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Bulletin of the World Health Organization

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HARRIES, Anthony D.; HARGREAVES, Nicola J.; CHIMZIZI, Rehab  and  SALANIPONI, Felix M.. Highly active antiretroviral therapy and tuberculosis control in Africa: synergies and potential. Bull World Health Organ [online]. 2002, vol.80, n.6, pp.464-469. ISSN 0042-9686.

HIV/AIDS (human immunodeficiency virus/acquired immunodeficiency syndrome) and TB (tuberculosis) are two of the world's major pandemics, the brunt of which falls on sub-Saharan Africa. Efforts aimed at controlling HIV/AIDS have largely focused on prevention, little attention having been paid to care. Work on TB control has concentrated on case detection and treatment. HIV infection has complicated the control of tuberculosis. There is unlikely to be a decline in the number of cases of TB unless additional strategies are developed to control both this disease and HIV simultaneously. Such strategies would include active case-finding in situations where TB transmission is high, the provision of a package of care for HIV-related illness, and the application of highly active antiretroviral therapy. The latter is likely to have the greatest impact, but for this therapy to become more accessible in Africa the drugs would have to be made available through international support and a programme structure would have to be developed for its administration. It could be delivered by means of a structure based on the five-point strategy called DOTS, which has been adopted for TB control. However, it may be unrealistic to give TB control programmes the responsibility for running such a programme. A better approach might be to deliver highly active antiretroviral therapy within a comprehensive HIV/AIDS management strategy complementing the preventive work already being undertaken by AIDS control programmes. TB programmes could contribute towards the development and implementation of this strategy.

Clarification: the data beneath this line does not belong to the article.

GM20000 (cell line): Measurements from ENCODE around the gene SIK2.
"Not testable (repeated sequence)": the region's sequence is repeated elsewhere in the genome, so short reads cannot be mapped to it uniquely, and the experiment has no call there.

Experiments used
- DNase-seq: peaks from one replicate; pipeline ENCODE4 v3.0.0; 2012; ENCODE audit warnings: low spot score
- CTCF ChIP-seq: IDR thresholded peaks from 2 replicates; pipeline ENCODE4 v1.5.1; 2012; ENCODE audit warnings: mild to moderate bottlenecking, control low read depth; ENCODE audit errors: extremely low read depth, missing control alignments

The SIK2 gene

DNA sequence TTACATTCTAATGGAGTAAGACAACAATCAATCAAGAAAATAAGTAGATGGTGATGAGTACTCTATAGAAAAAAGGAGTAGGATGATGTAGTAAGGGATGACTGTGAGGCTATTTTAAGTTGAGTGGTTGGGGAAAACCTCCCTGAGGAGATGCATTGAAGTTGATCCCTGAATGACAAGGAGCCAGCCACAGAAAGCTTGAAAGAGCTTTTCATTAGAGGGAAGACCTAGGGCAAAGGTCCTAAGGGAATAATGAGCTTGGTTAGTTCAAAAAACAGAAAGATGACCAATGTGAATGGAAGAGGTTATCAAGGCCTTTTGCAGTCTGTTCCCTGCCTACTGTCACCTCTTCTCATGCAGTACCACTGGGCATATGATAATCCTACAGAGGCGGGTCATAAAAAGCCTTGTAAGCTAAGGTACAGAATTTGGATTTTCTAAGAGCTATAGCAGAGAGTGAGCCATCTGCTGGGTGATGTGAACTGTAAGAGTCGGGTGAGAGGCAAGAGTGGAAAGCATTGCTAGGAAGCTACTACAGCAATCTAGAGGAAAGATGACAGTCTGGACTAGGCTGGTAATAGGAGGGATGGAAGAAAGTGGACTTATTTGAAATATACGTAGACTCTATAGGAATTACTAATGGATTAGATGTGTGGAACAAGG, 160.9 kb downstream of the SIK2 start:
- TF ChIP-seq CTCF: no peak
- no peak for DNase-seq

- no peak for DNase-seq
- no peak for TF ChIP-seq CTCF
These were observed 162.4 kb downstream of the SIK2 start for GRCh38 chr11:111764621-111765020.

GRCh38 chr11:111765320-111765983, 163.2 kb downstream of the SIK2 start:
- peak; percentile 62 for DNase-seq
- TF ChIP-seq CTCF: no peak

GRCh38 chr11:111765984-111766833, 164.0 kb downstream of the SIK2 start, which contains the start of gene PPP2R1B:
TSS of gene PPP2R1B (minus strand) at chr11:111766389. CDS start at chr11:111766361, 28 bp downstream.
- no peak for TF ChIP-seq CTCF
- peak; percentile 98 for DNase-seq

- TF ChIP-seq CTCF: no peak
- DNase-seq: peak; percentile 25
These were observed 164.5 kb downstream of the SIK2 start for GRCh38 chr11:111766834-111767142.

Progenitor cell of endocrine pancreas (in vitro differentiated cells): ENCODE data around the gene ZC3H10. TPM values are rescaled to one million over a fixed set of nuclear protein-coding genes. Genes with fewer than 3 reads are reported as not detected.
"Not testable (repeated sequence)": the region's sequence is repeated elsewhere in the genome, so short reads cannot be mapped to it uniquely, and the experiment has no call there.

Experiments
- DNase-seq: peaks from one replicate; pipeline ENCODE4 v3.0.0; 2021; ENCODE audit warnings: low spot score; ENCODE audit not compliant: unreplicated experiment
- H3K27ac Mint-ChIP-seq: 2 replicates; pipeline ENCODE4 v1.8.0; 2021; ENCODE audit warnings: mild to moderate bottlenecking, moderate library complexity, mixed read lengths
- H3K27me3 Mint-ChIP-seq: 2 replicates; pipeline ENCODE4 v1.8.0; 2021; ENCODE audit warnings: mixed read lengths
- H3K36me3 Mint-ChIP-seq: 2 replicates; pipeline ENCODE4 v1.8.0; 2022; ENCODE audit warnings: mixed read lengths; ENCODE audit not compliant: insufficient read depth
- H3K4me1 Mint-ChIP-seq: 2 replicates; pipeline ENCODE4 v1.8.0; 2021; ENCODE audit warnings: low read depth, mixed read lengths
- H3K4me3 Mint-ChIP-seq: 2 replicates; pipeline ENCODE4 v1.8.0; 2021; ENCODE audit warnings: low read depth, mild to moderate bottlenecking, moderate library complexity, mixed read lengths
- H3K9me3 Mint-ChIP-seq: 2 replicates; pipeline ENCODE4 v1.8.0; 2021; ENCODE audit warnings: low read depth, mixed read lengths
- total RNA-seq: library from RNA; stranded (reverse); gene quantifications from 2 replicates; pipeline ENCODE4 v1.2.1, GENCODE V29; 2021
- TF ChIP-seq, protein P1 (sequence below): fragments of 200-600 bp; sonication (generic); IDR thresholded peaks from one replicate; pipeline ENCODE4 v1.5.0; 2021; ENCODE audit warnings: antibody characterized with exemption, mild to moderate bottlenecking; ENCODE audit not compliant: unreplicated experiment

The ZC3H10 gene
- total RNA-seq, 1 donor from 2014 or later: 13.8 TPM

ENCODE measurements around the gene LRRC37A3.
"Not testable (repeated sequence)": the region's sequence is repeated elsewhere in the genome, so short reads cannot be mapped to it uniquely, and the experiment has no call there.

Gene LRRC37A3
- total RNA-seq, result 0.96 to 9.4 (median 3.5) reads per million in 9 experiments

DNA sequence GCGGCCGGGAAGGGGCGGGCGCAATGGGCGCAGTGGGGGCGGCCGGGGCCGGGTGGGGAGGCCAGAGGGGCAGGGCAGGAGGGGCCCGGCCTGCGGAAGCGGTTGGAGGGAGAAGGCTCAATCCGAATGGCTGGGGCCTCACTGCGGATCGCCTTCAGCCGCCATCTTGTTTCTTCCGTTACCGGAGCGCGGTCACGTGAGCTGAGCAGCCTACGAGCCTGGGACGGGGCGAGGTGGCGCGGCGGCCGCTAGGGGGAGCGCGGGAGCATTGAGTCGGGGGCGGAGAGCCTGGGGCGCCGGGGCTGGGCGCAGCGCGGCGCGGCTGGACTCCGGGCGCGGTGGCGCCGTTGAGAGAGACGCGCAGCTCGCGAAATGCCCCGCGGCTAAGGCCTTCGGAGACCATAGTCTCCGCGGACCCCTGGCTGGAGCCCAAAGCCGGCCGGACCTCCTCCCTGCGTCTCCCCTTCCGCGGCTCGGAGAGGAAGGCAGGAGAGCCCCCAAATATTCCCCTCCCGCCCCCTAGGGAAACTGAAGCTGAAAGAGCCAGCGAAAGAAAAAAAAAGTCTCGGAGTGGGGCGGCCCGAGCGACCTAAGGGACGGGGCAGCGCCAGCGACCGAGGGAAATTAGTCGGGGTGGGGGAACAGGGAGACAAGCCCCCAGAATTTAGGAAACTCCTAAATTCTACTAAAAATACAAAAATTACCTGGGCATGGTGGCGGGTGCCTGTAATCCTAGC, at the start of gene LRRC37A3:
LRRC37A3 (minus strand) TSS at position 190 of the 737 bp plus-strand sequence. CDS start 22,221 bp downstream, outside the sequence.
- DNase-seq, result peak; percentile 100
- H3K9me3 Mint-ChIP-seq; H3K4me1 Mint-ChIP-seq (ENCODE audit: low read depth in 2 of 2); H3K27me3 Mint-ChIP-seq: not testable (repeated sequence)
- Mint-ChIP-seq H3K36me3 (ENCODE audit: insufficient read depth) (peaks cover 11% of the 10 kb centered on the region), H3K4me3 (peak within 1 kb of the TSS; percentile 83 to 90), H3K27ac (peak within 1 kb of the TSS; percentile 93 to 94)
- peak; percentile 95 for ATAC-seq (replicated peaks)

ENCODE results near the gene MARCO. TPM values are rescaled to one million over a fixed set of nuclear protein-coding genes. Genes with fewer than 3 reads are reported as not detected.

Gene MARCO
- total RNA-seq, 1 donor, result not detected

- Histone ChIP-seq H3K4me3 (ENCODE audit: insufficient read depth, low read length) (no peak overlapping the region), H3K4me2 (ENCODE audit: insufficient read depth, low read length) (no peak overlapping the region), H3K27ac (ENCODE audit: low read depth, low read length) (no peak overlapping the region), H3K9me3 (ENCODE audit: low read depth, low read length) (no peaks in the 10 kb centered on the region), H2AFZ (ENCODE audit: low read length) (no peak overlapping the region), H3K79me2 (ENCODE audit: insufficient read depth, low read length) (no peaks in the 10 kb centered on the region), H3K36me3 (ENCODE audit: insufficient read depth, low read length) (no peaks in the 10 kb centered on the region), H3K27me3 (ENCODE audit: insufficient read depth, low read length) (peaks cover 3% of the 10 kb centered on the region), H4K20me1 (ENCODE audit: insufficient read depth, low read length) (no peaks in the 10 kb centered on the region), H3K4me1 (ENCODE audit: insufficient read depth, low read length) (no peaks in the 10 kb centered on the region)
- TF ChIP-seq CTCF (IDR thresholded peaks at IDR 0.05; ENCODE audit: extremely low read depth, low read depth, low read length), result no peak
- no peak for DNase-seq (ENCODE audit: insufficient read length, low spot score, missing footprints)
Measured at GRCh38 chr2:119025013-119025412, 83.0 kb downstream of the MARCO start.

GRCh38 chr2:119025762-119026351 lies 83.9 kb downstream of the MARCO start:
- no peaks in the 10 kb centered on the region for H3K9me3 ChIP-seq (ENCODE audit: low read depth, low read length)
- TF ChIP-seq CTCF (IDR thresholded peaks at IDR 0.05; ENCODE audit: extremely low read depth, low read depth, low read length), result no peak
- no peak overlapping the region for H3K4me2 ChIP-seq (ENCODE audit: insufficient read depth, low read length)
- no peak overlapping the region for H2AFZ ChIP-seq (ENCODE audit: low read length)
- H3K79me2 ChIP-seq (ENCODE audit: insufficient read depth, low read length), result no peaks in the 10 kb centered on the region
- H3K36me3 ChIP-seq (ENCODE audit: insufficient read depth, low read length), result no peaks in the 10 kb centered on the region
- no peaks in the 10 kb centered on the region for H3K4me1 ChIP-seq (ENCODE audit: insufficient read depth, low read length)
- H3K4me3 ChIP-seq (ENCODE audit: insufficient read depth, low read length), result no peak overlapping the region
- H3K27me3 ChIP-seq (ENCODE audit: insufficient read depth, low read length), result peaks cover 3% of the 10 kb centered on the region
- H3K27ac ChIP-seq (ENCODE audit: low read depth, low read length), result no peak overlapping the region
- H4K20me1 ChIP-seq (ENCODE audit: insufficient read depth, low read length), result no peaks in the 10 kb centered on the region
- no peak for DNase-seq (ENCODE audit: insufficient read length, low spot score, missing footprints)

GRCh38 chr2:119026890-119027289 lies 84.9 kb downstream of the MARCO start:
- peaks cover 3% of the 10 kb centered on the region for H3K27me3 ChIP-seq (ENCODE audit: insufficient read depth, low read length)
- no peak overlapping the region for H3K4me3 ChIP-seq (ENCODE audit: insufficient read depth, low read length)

Keywords : HIV infections [drug therapy]; Acquired immunodeficiency syndrome [drug therapy]; Antiretroviral therapy; Highly active; Anti-HIV agents [administration and dosage]; Drug costs; Delivery of health care; Integrated; Africa South of the Sahara.

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